UAW slams decision giving anti-union workers voice in VW dispute

Wed Mar 12, 2014 2:11pm EDT

A general view of the Volkswagen plant in Chattanooga,Tennessee February 14, 2014. REUTERS/Christopher Aluka Berry

A general view of the Volkswagen plant in Chattanooga,Tennessee February 14, 2014.

Credit: Reuters/Christopher Aluka Berry

(Reuters) - The United Auto Workers on Wednesday sharply criticized and vowed to appeal a U.S. agency's decision to let anti-UAW Volkswagen (VOWG_p.DE) workers defend the results of an election that the union lost last month at a Tennessee VW plant.

The UAW said it would appeal the National Labor Relations Board (NLRB) decision, which it called an outrage.

The union said the NLRB had deviated from its own precedent by giving two groups of anti-UAW workers a formal role as legal parties to the election dispute.

The UAW has asked the NLRB to scrap the results of the election, which the union lost by a 712-626 vote, arguing that anti-union statements by politicians and outside groups compromised voting at the Chattanooga facility.

The anti-UAW workers are supported by the National Right to Work Legal Defense Foundation and Southern Momentum, two of the groups that campaigned against the UAW in the days leading up to the Volkswagen workers' vote.

The UAW said the two groups are "masquerading as legitimate worker representatives", but are actually funded by powerful business interests. They worked in tandem with Tennessee Republican politicians, such as Senator Bob Corker and Governor Bill Haslam, to disseminate anti-union messages, the UAW said.

"It is an outrage that their allies, who refused to reveal their funding sources and who openly republished the illicit threats in the media and among the Volkswagen workforce, will now be allowed to participate in the NLRB hearing," the UAW said in a statement.

The fight over the Chattanooga union election has landed at the feet of the NLRB, a federal agency that supervises union elections and polices unfair labor practices in the private sector.

The NLRB's regional office in Atlanta is handling the UAW's challenge to the election result. That office decided on Monday to grant the two groups of anti-union workers party status in the case. The regional office's decisions can be appealed to the full five-member NLRB board in Washington, D.C.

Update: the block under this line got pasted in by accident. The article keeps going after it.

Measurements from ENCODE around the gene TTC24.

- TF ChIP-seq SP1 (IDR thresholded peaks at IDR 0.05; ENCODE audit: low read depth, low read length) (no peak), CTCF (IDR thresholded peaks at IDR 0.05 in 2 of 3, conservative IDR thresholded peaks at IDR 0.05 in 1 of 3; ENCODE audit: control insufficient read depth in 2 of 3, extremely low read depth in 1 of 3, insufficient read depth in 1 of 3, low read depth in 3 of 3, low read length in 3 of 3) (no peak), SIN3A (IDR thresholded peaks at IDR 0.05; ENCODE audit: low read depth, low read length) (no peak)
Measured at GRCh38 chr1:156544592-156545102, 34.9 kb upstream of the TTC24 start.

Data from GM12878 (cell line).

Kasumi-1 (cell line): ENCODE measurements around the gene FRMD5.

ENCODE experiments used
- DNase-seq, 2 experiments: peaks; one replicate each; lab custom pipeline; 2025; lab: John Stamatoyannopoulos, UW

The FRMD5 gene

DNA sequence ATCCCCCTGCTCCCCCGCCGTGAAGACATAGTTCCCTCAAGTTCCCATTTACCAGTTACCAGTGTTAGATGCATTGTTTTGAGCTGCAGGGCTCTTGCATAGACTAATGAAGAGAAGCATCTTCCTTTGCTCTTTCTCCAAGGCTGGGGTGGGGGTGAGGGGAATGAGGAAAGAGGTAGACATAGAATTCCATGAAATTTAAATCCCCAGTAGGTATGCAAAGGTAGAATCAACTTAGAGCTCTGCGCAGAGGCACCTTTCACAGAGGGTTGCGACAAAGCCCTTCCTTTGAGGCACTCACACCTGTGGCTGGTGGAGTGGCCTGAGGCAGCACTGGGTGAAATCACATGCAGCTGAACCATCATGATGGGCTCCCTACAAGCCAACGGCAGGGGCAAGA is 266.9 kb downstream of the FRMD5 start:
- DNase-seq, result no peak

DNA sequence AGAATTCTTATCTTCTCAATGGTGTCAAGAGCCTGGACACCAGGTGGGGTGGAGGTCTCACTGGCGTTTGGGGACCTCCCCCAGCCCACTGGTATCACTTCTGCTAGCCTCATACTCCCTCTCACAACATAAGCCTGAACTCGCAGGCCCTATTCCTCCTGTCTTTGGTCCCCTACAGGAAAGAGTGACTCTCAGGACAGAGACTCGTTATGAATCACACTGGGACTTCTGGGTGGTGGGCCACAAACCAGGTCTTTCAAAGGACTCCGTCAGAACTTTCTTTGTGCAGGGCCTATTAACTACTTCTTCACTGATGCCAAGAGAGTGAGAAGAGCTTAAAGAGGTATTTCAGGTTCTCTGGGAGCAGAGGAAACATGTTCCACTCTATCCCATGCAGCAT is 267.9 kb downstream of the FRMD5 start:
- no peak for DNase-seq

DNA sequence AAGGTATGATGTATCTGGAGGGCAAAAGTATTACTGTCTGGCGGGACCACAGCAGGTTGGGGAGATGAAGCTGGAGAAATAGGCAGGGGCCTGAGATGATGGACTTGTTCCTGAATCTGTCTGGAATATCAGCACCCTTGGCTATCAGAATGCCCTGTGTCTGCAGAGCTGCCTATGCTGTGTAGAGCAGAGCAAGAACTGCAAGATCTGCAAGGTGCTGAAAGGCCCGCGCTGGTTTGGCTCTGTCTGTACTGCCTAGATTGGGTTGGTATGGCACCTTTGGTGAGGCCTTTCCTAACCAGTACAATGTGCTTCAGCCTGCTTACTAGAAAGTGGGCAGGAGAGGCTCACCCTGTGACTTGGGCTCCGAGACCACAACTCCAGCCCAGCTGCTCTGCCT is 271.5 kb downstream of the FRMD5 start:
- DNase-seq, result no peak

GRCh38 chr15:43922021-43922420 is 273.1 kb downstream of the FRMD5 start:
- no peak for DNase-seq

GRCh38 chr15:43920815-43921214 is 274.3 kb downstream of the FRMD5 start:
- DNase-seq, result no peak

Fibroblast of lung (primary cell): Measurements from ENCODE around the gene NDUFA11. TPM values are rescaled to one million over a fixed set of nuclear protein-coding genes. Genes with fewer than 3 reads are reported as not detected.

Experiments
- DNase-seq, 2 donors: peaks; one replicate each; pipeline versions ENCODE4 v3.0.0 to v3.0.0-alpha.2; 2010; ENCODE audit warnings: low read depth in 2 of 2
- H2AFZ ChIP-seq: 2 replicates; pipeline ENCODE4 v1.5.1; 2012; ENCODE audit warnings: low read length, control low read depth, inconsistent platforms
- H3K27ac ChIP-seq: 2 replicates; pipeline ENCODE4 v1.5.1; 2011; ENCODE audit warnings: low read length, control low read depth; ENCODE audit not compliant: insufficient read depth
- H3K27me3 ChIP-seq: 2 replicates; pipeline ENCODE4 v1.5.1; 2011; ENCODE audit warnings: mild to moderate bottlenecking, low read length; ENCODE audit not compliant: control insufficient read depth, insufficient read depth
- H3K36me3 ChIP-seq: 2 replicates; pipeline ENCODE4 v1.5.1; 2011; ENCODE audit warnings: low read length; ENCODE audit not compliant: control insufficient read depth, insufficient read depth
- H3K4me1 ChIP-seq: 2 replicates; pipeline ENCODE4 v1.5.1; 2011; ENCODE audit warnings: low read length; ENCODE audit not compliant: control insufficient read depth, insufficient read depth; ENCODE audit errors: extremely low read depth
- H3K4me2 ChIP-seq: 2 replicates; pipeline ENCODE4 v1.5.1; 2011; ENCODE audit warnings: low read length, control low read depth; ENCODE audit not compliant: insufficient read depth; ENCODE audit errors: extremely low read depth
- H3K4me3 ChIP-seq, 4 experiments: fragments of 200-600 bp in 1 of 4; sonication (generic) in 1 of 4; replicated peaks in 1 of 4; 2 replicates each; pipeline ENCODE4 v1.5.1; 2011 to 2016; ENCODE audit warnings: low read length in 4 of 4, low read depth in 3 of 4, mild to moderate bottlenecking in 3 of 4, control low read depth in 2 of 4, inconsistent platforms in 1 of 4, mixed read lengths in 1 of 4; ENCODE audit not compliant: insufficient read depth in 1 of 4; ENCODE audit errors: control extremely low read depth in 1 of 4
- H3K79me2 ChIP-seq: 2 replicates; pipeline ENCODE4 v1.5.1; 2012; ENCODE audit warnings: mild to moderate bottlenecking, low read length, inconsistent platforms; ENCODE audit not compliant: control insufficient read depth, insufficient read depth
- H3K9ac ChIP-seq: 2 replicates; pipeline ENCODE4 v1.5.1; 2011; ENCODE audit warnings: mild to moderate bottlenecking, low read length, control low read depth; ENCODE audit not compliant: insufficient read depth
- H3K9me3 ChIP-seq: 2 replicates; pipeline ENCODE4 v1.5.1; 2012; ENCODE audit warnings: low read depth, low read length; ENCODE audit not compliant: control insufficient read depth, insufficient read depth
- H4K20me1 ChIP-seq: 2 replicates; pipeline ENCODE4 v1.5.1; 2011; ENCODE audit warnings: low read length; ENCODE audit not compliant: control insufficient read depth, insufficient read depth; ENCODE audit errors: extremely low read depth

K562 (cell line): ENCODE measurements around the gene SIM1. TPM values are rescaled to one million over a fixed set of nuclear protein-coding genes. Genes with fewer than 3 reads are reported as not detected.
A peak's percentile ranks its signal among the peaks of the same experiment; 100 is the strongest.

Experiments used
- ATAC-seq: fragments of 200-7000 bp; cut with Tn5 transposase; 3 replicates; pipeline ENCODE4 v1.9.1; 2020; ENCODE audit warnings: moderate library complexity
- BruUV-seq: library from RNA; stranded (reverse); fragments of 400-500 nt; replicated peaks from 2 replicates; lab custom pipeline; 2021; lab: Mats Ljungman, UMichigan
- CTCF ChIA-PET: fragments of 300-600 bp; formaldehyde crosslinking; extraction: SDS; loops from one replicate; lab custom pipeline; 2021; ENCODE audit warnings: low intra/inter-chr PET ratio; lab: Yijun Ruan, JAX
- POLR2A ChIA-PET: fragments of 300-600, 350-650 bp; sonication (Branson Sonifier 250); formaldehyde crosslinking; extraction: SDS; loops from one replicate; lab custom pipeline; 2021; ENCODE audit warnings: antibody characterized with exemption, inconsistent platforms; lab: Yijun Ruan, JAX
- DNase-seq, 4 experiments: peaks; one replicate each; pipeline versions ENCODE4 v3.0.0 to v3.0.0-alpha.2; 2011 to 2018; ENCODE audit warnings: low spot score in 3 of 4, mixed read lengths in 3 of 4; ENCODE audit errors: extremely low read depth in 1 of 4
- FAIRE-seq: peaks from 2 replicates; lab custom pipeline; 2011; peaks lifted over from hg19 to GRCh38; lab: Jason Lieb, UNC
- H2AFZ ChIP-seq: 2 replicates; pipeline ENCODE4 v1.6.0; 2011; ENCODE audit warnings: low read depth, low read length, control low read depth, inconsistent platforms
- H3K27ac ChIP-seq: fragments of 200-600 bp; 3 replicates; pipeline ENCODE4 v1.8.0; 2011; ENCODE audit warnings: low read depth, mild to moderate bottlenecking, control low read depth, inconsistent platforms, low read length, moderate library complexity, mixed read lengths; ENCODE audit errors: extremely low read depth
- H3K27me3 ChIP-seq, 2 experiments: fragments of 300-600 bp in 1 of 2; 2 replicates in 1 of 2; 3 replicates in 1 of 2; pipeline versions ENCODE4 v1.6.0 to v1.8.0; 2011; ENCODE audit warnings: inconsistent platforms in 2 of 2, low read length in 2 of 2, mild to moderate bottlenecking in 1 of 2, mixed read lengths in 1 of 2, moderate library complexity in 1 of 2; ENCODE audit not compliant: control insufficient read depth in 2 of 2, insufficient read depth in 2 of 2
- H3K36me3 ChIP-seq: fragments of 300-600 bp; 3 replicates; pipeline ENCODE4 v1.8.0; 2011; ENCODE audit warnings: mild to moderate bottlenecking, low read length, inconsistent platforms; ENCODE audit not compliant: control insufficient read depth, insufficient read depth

The UAW said it would ask the board to review the Atlanta office's decision on giving the anti-UAW workers party status.

The Atlanta regional office will also investigate the UAW's claims that outside parties unduly influenced the election outcome at the Chattanooga facility. That process will likely include a hearing, but it has not yet been scheduled.

(Editing by Kevin Drawbaugh and Stephen Powell)

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Comments (4)
SR37212 wrote:
If the UAW and VW are so all fired up to have a union plant why don’t they just move to Detroit?
Tennessee is growing and we really don’t need a bunch of whiners here. The governor the UAW hate just this week announced over 1000 new jobs moving here from other parts of the country.
I’m sure with Hamilton counties 1Gb/sec internet speed they won’t have much of a problem attracting another business to replace VW. BTW Hamilton County is where Chattanooga’s located.

Mar 12, 2014 4:36pm EDT  --  Report as abuse
dgss36a wrote:
The ‘progressive’ mindset in full flower. Where is the UAW headquarters located? Clearly, the misguided majority was hypnotized or bribed or enchanted to choose other than that deemed appropriate by our leader and his sponsors. Each and every one of the majority rejecting the preference of our revered leader and his deacons should be compelled to stand before the membership of the Detroit unions and identify and justify themselves. Then, after appropriate IRS inquiries and union member visitations to the ‘pre’-union heretic’s homes, new polling can take place, as many times as it takes to secure a satisfactory result.

Mar 12, 2014 5:38pm EDT  --  Report as abuse
Randy549 wrote:
“The UAW said the two groups are ‘masquerading as legitimate worker representatives’…”

Heh, sounds like the UAW itself.

Mar 12, 2014 6:15pm EDT  --  Report as abuse
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